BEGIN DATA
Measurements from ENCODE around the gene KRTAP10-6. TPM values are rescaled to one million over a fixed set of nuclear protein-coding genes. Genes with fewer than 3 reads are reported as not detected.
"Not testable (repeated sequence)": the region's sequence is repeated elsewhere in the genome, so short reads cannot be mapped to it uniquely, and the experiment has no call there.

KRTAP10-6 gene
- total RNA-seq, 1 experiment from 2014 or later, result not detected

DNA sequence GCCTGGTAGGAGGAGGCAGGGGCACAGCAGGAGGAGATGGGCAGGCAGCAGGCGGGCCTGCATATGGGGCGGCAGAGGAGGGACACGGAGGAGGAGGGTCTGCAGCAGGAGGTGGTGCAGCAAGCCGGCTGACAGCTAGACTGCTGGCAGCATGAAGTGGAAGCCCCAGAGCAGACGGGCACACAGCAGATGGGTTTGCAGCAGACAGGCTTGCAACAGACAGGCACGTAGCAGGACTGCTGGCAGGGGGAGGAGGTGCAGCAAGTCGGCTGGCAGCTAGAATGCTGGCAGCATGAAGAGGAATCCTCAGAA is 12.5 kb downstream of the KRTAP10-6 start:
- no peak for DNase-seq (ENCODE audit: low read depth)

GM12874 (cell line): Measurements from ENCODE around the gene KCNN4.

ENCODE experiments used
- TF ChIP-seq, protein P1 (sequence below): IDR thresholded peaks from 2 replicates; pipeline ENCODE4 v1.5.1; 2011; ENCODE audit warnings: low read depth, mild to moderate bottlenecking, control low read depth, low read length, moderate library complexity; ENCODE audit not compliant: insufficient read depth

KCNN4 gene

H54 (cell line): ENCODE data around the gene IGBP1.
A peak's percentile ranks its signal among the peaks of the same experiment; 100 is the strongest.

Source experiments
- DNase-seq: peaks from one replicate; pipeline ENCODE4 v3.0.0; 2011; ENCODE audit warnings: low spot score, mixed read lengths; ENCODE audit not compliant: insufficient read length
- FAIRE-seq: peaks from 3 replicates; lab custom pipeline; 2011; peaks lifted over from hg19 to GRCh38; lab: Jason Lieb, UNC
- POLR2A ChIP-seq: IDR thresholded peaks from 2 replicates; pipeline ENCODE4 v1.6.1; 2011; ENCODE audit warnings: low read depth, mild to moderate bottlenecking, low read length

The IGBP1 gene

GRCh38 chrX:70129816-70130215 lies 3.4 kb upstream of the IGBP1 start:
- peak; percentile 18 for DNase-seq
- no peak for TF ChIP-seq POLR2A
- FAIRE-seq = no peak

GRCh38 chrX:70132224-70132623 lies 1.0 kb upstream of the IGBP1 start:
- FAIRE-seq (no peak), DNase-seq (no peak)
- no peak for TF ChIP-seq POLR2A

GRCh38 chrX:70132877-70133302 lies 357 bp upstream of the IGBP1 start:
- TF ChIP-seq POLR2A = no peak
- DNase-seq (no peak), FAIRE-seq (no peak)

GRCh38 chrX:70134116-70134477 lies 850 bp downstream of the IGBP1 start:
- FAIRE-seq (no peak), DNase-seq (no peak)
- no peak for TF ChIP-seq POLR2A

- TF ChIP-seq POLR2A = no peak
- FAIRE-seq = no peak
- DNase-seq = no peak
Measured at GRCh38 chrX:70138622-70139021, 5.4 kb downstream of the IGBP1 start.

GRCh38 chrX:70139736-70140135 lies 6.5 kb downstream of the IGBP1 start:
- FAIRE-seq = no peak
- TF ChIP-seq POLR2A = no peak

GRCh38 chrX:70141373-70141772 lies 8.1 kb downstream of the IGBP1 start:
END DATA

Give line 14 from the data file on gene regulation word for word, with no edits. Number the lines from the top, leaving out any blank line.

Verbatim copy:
- DNase-seq: peaks from one replicate; pipeline ENCODE4 v3.0.0; 2011; ENCODE audit warnings: low spot score, mixed read lengths; ENCODE audit not compliant: insufficient read length